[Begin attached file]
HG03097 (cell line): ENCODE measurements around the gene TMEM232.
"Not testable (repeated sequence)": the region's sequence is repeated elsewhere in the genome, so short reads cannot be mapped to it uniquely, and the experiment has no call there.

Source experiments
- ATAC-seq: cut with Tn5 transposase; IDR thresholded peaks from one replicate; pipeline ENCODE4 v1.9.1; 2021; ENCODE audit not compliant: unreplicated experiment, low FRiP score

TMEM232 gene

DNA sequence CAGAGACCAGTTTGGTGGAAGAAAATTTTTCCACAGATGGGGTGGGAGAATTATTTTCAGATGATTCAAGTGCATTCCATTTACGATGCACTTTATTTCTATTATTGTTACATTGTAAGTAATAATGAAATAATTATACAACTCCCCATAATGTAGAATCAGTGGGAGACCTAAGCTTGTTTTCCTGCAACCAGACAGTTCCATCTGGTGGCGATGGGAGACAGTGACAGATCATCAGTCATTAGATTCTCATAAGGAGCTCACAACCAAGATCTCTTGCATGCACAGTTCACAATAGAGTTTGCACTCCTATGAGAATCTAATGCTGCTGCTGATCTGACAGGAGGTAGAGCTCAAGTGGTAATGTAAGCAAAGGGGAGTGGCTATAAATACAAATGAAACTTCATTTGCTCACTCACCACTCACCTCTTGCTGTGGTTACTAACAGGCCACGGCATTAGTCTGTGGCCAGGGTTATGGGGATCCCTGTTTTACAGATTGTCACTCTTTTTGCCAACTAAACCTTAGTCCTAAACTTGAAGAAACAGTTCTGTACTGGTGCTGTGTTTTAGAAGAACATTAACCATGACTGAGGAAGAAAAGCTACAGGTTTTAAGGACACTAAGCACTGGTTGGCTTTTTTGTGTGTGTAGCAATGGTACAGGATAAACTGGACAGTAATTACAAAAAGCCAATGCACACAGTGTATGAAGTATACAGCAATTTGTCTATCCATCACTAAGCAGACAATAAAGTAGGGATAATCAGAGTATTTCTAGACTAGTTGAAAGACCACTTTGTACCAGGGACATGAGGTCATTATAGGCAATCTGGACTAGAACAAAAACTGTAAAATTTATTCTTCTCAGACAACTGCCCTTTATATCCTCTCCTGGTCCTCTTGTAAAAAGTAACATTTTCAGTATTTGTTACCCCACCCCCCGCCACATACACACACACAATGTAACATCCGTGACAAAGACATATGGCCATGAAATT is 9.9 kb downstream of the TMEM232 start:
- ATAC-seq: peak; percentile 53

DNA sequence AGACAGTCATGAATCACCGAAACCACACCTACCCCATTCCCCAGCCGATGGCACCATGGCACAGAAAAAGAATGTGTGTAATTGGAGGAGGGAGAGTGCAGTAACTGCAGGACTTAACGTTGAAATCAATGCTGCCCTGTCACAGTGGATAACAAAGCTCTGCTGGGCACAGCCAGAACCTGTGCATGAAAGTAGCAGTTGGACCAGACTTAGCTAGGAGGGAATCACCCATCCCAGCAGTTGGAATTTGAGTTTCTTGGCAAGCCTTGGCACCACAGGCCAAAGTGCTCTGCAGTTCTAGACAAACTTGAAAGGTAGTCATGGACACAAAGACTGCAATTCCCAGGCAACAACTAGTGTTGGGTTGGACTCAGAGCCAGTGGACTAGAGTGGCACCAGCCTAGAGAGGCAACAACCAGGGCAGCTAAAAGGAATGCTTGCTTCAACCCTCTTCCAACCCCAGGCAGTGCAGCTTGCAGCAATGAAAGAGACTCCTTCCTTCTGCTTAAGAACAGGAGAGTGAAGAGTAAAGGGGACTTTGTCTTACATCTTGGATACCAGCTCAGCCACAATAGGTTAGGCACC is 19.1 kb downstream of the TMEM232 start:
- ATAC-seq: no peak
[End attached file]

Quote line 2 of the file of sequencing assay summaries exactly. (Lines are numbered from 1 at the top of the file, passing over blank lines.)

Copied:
"Not testable (repeated sequence)": the region's sequence is repeated elsewhere in the genome, so short reads cannot be mapped to it uniquely, and the experiment has no call there.